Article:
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Poland top in the world for student housing yields

4 MIN READJuly 23, 2019


According to one report, Poland currently offers 6% prime net student housing yields; higher than anywhere else in the world. The continued and unwavering attractiveness of this countries asset class has people divided on what the key driving factor is, but what can be objectively observed is that the student housing sector exploded in CEE in 2013 and its not slowing down anytime soon. 
This was discussed at length at the senior real estate conference CEE GRI 2019, where the countries’ leading developers, lenders, and investors discussed a range of topics concerning the Central Eastern European market. 


How has student housing become so successful?

According to some of the attendees, one of the driving factors towards the success of student housing is the international student community. Despite a fall in the total number of students in Poland, demand for private as well as institutional student housing is on the rise, arising largely from international students. According to one report, the total number of students in Poland stood at 1.4 million in 2015 representing a decrease by 4% in comparison to 2014. However, this number is expected to bounce back to 1.49 million in 2035.

The growth of these two sectors go hand in hand - especially since they’ve grown in the UK, US and European markets recognising the importance of attracting international students as a way to fuel economic growth. Western European countries such as Germany, Holland and Spain have begun international marketing programmes with universities as a way to bring people into the country. 

In the beginning, an important contributing factor for international students coming to CEE countries was the 45% increase of courses taught in English since 2000 - which paired with much lower costs than UK or US tuition attracted a large number of undergraduates. Since 2007, the number of international students globally grew to over 5 million; a growth of 64%.


Supply and demand 

There is also the issue of supply and demand to consider. Due to improved social and economic conditions over the last 40 years the number of people attending university worldwide has exploded, and with this comes increased expectations of quality.
Griffin Real Estate was the first institutional investor to have acquired student accommodation in Poland, and since then players such as Golub GetHouse, Triton Academicus, Budner and Square Investment are following suit. 
At the moment, the demand is higher for 2 beds in a 20 sq/m unit, but all projections suggest the preference will shift to 1 bed in the same size unit in 5-6 years from now. According to some of the participants at CEE GRI, the developers should either design now so that later they’ll will be able to transform the room from 2 to 1 bed (because refurbished might cost up to 5,000 EUR) or they might decide to go with 1 bed and pay earlier, but perhaps charge more of a premium before the market catches up.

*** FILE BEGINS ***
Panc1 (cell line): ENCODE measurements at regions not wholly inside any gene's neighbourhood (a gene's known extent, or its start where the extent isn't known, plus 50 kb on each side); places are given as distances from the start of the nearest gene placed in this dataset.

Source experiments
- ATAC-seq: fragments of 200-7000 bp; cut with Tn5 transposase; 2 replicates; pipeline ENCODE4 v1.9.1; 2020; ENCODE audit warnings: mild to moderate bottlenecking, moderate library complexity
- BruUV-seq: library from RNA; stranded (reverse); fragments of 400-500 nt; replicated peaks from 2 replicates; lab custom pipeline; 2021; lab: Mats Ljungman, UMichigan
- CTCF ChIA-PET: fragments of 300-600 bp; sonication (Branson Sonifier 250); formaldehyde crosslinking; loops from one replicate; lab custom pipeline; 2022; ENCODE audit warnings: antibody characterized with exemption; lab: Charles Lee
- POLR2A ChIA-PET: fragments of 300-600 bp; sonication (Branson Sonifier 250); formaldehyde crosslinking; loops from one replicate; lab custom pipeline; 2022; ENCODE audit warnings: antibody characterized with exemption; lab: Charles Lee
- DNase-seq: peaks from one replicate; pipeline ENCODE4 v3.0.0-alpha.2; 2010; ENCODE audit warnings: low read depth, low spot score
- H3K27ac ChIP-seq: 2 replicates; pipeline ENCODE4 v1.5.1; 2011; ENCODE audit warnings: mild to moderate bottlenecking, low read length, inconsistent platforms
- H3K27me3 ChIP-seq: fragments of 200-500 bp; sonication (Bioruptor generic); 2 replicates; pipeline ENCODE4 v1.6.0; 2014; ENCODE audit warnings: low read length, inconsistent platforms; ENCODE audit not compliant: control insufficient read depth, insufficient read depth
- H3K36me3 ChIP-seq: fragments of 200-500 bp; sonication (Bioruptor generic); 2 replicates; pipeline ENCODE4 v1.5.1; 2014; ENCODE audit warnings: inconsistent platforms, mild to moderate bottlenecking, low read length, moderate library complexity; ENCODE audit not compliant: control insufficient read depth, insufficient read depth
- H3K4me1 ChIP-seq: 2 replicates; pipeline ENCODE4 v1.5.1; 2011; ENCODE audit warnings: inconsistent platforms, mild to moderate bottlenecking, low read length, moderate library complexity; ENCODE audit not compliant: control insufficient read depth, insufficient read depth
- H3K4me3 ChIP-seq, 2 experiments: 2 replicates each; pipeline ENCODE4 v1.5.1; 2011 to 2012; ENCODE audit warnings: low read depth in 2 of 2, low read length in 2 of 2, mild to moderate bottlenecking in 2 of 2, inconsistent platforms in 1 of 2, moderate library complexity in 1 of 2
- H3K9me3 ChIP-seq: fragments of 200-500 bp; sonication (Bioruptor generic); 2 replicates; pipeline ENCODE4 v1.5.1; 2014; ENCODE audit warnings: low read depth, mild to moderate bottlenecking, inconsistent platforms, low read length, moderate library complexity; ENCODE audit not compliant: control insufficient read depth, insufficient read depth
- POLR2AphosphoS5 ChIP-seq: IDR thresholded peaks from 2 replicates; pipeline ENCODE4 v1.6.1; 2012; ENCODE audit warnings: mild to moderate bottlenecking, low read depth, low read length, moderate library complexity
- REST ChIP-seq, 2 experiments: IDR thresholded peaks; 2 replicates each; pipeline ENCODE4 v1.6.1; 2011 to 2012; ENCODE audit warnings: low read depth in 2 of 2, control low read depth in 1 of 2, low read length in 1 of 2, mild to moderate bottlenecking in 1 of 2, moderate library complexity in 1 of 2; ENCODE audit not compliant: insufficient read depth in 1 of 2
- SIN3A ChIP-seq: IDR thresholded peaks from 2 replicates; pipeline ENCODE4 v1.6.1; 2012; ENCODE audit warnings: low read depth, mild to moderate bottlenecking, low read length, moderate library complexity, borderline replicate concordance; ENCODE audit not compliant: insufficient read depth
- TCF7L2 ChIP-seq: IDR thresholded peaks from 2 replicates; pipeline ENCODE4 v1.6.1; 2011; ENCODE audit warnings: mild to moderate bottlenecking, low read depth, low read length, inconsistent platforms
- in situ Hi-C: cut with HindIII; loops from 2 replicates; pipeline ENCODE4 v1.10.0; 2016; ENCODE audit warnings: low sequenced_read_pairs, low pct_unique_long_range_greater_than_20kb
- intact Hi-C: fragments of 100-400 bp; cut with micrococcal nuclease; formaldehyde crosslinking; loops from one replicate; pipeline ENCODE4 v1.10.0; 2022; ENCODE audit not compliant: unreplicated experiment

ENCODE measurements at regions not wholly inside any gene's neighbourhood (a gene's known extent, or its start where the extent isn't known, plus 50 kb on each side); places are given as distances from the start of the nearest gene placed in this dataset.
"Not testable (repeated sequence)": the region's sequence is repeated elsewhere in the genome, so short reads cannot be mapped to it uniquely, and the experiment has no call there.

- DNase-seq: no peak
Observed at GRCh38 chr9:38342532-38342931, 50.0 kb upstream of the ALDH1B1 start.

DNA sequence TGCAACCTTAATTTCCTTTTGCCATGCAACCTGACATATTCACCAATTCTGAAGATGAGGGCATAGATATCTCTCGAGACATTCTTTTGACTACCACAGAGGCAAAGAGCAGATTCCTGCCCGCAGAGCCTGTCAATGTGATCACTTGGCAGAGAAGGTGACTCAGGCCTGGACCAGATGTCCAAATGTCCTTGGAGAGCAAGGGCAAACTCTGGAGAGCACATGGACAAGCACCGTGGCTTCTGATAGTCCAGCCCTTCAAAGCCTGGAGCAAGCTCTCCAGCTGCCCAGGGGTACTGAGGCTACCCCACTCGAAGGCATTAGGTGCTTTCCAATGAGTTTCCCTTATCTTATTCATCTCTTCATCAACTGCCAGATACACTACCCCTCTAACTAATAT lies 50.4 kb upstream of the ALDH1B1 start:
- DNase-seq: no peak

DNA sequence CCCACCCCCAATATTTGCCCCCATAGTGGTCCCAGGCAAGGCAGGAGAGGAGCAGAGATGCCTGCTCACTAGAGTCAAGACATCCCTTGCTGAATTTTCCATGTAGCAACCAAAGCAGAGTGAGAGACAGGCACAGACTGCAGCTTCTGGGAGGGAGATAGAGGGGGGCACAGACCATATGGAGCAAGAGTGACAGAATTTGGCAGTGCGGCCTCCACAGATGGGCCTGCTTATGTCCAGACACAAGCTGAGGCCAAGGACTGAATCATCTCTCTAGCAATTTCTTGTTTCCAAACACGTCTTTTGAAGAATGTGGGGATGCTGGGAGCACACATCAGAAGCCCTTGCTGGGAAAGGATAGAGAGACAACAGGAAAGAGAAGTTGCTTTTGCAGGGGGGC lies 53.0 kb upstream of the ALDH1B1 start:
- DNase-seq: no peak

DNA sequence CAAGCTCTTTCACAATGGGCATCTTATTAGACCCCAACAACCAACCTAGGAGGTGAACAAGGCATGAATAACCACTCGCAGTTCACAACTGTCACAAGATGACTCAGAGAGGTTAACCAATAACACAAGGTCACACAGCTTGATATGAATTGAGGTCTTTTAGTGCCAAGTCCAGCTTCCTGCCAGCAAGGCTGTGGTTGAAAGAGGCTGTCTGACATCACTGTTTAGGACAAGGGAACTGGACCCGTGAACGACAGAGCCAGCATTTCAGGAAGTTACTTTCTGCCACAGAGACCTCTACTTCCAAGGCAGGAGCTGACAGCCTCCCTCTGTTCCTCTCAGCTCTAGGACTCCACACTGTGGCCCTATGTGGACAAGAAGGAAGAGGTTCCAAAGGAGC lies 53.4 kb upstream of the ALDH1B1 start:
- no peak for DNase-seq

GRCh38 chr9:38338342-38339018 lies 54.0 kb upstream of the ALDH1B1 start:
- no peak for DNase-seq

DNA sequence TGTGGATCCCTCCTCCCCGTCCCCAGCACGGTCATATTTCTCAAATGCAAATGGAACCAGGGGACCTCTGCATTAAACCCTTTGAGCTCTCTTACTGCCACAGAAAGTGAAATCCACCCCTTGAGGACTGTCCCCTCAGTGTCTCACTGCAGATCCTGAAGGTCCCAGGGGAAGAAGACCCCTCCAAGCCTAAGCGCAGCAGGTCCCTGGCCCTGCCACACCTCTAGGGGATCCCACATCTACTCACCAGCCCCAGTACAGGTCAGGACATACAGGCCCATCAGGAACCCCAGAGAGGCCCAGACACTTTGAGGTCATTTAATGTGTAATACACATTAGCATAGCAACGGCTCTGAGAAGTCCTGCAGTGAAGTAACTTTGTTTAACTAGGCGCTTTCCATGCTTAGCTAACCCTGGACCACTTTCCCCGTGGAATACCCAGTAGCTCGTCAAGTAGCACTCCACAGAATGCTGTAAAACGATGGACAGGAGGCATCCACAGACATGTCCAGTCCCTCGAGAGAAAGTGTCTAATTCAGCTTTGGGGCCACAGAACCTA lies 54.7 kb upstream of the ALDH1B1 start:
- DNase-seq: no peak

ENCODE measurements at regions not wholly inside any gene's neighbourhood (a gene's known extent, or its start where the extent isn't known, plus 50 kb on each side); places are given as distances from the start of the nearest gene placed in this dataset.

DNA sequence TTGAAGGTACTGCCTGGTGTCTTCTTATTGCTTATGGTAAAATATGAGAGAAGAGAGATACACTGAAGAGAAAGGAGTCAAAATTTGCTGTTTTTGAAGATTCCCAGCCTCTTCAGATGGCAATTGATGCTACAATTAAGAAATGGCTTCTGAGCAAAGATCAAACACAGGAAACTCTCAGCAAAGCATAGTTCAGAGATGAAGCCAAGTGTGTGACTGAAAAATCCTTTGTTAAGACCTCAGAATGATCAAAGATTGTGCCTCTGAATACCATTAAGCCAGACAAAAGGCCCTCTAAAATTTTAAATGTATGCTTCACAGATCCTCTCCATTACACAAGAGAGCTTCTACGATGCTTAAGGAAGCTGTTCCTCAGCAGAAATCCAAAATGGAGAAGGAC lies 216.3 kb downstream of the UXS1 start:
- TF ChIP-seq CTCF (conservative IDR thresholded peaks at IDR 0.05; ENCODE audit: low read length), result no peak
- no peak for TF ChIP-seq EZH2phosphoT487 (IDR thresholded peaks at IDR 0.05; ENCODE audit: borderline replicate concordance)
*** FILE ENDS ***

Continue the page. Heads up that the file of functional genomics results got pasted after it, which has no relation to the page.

Understanding students’ needs

One thing that developers often have in their favour is that students have one unique quality that sets themselves apart from all people around the world trying to rent or buy. Which is while everyone else finding a place to live have a multitude of preset preferences, students care way more about choosing their degree and university, and a place to live is very much a second thought - according to a report by Colliers.

One side effect this does have is that student housing brands often don’t carry much weight as students don’t pay attention to that, and will simply gravitate towards the cheapest and closest. However, it is worth noting that students are willing to pay higher rents for bedroom of higher quality generally found in the private market. It is worth observing that purpose built private accommodation is largely occupied by international students.

The student accommodation market in Poland does however remain in its early stages of development. The number of privately owned student accommodation is significantly lower than those offered by public institutions and the buildings are also much smaller. The number of established institutional investors in the student housing market is still relatively low, and instead the majority of the private market is made up of individuals. Private student houses owned by these individuals are quite often located in old buildings and in not particularly built up areas. This contrasts greatly to purpose-built student housing schemes, which offer prime locations and are specifically designed for students. Much like what companies like Unite did to the UK but on a smaller scale, the market for purpose built student accommodation has been discovered.

For more discussion on both CEE markets and the rise of student housing, Europe GRI takes place on 11-12 September in Paris and GRI Residential Europe takes place on 26-27 November in London. 

Article by Matt Harris

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